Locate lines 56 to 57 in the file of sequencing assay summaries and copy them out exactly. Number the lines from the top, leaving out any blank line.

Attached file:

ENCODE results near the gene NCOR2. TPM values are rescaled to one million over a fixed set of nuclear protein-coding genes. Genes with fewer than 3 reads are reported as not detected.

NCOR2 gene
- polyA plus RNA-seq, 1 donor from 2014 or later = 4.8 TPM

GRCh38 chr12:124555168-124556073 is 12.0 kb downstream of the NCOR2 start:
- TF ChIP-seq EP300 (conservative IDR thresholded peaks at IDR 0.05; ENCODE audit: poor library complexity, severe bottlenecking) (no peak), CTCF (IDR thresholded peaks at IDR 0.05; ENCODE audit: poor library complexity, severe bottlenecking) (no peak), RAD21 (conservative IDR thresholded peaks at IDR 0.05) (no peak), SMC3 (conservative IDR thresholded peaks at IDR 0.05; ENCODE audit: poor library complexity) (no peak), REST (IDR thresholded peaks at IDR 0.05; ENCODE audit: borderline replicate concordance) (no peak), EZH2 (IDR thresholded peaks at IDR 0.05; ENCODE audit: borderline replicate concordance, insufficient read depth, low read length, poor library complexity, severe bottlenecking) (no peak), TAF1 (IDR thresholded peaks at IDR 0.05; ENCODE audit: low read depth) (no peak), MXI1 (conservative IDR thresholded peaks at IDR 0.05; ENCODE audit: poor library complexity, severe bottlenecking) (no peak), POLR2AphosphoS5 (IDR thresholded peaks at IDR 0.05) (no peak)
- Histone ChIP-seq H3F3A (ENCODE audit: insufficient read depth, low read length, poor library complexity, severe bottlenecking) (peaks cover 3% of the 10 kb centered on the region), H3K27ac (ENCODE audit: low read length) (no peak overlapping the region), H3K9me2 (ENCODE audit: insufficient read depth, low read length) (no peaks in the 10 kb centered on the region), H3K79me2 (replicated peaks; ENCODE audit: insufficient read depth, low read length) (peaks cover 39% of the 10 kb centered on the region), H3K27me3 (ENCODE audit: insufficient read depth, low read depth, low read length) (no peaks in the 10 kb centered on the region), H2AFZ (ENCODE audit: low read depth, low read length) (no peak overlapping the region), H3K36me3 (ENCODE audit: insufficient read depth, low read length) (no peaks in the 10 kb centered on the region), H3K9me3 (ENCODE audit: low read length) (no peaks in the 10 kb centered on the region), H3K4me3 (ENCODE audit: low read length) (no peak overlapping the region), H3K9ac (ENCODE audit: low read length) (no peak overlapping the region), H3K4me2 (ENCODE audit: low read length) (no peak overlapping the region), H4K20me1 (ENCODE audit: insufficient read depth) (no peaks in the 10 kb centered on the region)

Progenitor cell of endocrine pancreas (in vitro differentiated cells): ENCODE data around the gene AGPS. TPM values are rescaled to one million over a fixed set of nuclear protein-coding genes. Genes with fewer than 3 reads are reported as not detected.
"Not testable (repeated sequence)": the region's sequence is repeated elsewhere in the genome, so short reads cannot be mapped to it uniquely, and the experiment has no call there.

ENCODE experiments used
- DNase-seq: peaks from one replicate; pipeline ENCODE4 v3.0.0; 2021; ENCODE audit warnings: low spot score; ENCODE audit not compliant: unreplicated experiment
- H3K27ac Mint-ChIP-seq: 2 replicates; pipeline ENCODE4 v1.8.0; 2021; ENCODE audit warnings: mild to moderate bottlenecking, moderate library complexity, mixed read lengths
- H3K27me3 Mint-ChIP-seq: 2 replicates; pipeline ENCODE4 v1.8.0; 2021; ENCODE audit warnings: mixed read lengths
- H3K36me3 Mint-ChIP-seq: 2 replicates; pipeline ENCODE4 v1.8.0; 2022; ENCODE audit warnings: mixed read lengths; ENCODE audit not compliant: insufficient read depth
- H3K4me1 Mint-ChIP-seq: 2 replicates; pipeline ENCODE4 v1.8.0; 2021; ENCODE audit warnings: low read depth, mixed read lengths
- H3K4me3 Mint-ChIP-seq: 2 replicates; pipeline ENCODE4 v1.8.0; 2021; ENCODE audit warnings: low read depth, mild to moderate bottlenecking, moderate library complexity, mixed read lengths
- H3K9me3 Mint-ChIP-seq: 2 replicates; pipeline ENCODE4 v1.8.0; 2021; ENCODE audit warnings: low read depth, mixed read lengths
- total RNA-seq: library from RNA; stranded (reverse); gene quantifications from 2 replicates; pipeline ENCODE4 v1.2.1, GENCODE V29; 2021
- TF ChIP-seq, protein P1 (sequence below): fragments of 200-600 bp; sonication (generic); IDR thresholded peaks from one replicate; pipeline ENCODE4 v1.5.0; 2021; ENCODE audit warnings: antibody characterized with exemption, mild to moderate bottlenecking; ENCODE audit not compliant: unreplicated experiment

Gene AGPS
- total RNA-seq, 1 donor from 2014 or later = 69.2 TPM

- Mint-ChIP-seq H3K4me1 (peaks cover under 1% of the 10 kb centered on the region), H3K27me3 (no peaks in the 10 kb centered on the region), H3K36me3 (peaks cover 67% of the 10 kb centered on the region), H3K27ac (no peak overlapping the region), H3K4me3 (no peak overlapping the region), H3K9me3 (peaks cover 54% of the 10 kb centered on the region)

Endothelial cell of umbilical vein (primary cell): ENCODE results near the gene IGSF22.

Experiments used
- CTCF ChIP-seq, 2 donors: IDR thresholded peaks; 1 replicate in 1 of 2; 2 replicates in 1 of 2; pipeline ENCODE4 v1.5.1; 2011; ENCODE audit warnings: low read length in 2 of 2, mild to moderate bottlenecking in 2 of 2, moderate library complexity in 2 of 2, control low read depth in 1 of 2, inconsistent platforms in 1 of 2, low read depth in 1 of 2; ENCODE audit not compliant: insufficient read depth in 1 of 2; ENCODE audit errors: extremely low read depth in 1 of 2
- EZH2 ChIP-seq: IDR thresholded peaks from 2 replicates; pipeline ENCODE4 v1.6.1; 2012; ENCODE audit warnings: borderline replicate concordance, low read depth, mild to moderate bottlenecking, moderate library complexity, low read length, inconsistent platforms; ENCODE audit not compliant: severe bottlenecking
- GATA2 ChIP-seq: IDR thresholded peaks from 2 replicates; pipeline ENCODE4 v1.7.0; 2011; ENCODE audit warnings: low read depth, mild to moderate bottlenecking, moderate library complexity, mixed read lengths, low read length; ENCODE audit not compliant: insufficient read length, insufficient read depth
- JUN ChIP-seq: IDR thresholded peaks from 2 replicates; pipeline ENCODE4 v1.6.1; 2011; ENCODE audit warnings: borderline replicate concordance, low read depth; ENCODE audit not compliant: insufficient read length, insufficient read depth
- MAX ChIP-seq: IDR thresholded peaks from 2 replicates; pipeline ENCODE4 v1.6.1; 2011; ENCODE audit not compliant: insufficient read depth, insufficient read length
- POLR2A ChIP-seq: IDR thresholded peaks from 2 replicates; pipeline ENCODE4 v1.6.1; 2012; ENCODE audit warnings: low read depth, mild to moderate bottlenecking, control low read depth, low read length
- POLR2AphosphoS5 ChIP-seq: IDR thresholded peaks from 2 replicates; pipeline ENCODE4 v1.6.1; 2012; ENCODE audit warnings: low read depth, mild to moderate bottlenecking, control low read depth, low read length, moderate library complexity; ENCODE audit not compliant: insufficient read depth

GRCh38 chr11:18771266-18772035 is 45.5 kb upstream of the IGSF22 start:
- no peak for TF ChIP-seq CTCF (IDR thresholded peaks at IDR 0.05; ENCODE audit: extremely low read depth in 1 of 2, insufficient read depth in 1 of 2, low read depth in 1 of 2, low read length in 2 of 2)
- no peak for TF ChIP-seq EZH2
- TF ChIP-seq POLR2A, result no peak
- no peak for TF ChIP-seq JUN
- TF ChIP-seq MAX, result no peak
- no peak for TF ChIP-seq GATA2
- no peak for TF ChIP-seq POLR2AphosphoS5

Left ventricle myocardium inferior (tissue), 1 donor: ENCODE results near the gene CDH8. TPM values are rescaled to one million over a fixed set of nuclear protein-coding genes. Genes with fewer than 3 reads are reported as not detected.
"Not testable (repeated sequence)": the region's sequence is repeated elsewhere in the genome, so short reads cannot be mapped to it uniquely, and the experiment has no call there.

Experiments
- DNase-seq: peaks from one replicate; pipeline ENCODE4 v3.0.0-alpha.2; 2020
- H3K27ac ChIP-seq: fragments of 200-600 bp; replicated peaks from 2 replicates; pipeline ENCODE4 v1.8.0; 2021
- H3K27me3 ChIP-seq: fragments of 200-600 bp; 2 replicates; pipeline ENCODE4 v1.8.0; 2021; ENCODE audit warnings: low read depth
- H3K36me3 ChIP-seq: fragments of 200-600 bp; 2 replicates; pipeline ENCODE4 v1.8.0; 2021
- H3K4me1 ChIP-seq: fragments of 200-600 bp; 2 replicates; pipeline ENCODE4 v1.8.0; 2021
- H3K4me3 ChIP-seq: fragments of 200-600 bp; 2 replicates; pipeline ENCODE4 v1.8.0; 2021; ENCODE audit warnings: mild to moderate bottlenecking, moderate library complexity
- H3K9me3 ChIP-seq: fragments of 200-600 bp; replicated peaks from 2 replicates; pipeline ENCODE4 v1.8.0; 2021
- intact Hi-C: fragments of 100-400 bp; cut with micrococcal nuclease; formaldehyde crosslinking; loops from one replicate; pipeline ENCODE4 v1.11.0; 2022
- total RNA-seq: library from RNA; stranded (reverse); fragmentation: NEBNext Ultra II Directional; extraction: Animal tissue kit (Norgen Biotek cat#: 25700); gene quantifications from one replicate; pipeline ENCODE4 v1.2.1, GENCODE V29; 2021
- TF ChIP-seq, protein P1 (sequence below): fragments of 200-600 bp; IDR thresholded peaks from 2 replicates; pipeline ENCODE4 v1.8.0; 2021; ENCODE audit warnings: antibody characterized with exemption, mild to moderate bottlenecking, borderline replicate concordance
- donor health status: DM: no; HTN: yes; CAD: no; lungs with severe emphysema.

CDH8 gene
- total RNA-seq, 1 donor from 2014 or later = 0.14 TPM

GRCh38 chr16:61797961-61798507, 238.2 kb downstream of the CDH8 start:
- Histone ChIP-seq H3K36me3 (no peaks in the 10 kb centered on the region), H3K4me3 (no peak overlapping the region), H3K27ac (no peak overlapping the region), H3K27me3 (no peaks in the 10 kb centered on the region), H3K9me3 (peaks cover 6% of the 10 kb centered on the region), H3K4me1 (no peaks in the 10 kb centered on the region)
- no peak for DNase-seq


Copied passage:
- Histone ChIP-seq H3K36me3 (no peaks in the 10 kb centered on the region), H3K4me3 (no peak overlapping the region), H3K27ac (no peak overlapping the region), H3K27me3 (no peaks in the 10 kb centered on the region), H3K9me3 (peaks cover 6% of the 10 kb centered on the region), H3K4me1 (no peaks in the 10 kb centered on the region)
- no peak for DNase-seq